Having worked in both African war zones and some of the West’s most prestigious children’s hospitals, Dr. Wei Cheng has had one of the most varied medical careers imaginable. As he returns to his native Beijing after 40 years to take on a new position at Beijing United Family Hospital (BJU), beijingkids spoke with Dr. Cheng about China’s health challenges, advances in pediatric medicine, and the experiences in Angola that inspired his 2005 book No One Can Stop the Rain.
BJK: What is that has brought you to practice here in Beijing?
WC: China is undergoing rapid change. The trajectory of its growth means vast opportunities. China started somewhere a bit better than the war zones I’ve been in, but there is quite some distance before closing in on some of the institutions I’ve worked in the West. I can make more difference here in China, capitalizing on some of my previous experience, rather than in the West where there are many well-educated talents.
Another personal or emotional reason is that I was born and brought up here, in Beijing. After leaving at the age of 15 years, I feel time is right to return to the place of my birth, 40 years later. Some things remain permanent, such the historical buildings, whereas most of the city has changed beyond recognition. I feel most comfortable getting lost in the street chaos, surrounded by the nostalgic Beijing twangs.
What do you think are the greatest long-term public health challenges facing children in China?
Children in big cities in are facing similar pressure to succeed academically as in other big Asian cities such as Singapore, Hong Kong, Seoul and so on. I do worry that children do not have enough time to exercise. This inactive lifestyle may lead to many unwanted illness of development, obesity, coronary heart disease and diabetes. On top of that, the children seem to have little room to develop their own interests or passions. A country like China, [which is so]desperate to inculcate innovation, needs to guarantee some space for creativity. A childhood without any spare time to let the imagination roam is in danger of forever copying others’ advances.
Are there any particular ailments or conditions that you see more frequently amongst children in China than in elsewhere and if so, why?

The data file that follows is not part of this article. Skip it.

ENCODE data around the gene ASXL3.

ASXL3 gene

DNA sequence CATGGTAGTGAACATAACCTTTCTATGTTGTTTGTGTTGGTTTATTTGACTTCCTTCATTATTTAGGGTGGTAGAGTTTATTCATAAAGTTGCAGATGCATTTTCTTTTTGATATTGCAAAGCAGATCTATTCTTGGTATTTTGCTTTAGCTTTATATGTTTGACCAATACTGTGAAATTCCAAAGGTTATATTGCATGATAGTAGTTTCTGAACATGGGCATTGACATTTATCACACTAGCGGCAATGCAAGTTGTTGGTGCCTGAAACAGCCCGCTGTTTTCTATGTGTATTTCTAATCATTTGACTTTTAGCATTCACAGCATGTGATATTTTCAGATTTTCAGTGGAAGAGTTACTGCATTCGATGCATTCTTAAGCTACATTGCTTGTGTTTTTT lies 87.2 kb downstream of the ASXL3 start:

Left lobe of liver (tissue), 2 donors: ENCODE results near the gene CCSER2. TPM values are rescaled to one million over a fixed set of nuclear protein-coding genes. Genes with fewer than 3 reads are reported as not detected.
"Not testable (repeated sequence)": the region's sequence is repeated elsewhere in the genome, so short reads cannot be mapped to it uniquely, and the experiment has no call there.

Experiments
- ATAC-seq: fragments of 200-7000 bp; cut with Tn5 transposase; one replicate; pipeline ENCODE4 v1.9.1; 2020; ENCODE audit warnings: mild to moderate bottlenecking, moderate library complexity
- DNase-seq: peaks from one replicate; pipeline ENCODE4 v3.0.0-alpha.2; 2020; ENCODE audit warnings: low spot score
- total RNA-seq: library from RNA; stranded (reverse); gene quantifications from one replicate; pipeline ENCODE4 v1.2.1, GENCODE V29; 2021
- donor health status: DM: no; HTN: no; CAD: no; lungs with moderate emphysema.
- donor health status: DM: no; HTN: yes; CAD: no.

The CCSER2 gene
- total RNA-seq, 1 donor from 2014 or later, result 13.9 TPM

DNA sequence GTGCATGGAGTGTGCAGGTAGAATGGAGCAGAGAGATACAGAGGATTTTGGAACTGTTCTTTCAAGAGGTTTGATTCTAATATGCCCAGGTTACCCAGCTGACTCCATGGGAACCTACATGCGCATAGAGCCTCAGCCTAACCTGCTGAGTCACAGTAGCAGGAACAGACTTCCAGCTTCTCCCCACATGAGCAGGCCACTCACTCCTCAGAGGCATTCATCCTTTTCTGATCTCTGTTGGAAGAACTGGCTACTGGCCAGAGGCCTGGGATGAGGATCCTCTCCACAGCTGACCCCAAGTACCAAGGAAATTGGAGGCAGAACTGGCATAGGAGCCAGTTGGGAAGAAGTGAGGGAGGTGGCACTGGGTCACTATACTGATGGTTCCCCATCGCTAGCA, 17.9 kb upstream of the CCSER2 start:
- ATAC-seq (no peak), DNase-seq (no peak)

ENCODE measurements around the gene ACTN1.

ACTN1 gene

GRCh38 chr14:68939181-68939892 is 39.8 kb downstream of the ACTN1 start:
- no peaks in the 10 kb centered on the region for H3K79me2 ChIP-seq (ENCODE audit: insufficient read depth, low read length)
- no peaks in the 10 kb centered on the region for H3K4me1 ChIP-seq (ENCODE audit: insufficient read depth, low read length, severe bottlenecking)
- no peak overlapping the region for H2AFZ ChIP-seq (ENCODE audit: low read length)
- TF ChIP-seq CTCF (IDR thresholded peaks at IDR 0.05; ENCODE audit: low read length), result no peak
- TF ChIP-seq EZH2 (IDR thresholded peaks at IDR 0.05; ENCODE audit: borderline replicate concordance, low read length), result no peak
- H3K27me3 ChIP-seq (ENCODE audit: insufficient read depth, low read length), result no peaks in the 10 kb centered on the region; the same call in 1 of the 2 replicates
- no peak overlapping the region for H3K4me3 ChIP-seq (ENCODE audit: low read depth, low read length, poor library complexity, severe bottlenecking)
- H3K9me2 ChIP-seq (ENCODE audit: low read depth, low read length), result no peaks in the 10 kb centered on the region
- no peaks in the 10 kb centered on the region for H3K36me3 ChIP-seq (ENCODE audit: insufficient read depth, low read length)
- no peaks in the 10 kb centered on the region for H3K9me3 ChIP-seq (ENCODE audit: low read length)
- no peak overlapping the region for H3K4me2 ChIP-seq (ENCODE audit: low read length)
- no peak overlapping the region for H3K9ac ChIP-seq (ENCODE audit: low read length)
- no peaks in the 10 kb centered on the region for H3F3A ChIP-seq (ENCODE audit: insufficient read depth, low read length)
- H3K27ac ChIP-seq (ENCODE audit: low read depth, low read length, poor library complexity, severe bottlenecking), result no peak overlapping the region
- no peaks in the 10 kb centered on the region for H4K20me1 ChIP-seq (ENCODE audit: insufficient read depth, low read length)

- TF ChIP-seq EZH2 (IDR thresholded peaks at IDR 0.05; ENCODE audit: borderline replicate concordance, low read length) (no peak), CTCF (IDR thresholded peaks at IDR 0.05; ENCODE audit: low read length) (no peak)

I work, half a day a week, pro bono, at Capital Institute of Pediatrics where we see many children with choledocal cysts [a congenital condition involving cystic dilatation of bile ducts]. This condition is more common amongst Asians, probably due to our genetic makeup. The center is leading [the world]in laparoscopic operations [or "keyhole surgery"]for this condition. The team is lead by Prof. Li with whom I have had long-term collaboration. We have published 20 papers together in international journals. I also benefit from taking part in large number of laparoscopic surgeries at the center.
Your book No One Can Stop the Rain documents your foreign aid work in the midst of the Angolan civil war – what were the most challenging and most rewarding aspects of working in such a difficult environment?
The most challenging part of the volunteering work is not the actual mission per se, but the decision to come off the career treadmill, being fully aware of the fact that one’s career may have changed forever. Many of my Chinese friends, including my parents, considered giving up a good position and income in a teaching hospital was career suicide. However, the same group of people changed their attitude completely after we returned.
The most rewarding experience is the feeling that one has done something to help those most unfortunate internal refugees, the land mines victims and malnourished children during their darkest hours.
You have been involved in academia as well as medical practice; do you intend to continue researching whilst here?
I still maintain some research activities in Australia. I have kept the role of adjunctive professor of pediatric surgery of Monash University, where I still supervise two PhD students, together with my collaborators in Melbourne. One student is studying the genetics of bladder exstrophy whereas the other is studying necrotising enterocolitis, a condition which affects premature babies. I am a visiting professor at Capital Institute of Pediatrics where I co-supervise a PhD student doing research of genetics of a congenital abnormality, ano-rectal malformation. I am also a visiting professor at Chong Ching Medical University where I co-supervised a PhD student. The Chinese government is injecting increasing amount of resources into research. I do hope to capitalize on that, together with collaborators in Melbourne.
You currently edit the Chinese Journal of Pediatric Surgery and Frontiers of Pediatric Surgery. What do you feel are the most exciting and promising advances in this field?
I have been on the Chinese Journal of Pediatric Surgery for more than a decade. This span of recent history is one of rapid “catching up”. I am very glad to see that, in the area of laparoscopic surgical techniques, China has become a world leader. This is understandable as one needs vast case volume to develop the skill. To be a world leader in basic research, there needs to be a mechanism of equitable remuneration for clinician-scientists or scientists. The former group is of particular importance in my opinion, as they bring the clinical questions into the lab and take the possible solutions from the lab back to the wards. Many of the breakthroughs come from this group. However, it is extremely demanding job. One has to juggle both the patients and the research students, and the labor is not fully appreciated. This applies to both China and the Western world.
Dr. Cheng is a pediatric surgeon and department chair of surgery at BJU. His book No One Can Stop the Rain is available on Tabao.
Images Courtesy of BJU and Dr. Wei Cheng